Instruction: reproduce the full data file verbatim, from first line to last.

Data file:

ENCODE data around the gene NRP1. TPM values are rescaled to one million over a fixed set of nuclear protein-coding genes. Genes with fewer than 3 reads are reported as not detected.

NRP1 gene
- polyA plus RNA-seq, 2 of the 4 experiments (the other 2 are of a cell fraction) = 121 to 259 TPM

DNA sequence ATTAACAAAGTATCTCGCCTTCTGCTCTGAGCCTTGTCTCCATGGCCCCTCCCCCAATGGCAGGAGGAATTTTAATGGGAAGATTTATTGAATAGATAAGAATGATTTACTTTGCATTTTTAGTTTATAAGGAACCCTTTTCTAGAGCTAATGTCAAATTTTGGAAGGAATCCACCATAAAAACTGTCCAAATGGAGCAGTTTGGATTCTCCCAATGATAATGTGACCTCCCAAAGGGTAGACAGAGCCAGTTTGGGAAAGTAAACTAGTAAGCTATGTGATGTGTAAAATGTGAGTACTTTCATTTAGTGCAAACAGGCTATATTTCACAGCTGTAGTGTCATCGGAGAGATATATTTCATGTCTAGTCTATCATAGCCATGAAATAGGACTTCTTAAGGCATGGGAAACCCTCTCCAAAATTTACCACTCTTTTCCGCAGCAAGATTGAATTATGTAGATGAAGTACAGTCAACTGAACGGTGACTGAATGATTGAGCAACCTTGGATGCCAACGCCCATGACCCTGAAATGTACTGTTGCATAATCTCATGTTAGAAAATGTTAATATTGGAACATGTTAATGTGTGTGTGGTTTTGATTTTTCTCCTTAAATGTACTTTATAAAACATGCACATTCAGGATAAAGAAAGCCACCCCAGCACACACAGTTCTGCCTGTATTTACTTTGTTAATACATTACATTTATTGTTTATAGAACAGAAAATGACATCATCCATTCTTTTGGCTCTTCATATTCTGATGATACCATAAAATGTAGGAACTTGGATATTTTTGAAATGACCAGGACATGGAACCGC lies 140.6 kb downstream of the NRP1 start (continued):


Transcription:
ENCODE data around the gene NRP1. TPM values are rescaled to one million over a fixed set of nuclear protein-coding genes. Genes with fewer than 3 reads are reported as not detected.

NRP1 gene
- polyA plus RNA-seq, 2 of the 4 experiments (the other 2 are of a cell fraction) = 121 to 259 TPM

DNA sequence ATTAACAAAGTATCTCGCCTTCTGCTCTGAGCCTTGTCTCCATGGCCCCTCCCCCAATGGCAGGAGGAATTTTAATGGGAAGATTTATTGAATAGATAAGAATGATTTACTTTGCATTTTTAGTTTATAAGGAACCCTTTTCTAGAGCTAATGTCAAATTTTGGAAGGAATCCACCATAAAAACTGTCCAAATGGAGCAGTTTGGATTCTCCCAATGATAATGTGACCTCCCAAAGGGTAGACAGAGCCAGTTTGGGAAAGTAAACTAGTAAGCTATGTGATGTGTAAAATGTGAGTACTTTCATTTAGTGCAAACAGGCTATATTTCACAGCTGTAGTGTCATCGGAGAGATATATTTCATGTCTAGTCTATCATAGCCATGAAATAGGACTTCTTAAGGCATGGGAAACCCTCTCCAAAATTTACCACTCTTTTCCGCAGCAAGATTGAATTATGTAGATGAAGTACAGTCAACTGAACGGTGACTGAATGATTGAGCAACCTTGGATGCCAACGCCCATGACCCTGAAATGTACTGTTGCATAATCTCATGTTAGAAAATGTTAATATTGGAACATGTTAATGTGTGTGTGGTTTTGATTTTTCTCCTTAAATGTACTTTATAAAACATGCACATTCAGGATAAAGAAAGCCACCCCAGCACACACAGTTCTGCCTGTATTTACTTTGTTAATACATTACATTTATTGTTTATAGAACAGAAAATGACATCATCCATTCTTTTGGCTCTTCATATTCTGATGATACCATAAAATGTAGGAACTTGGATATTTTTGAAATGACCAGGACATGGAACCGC lies 140.6 kb downstream of the NRP1 start (continued):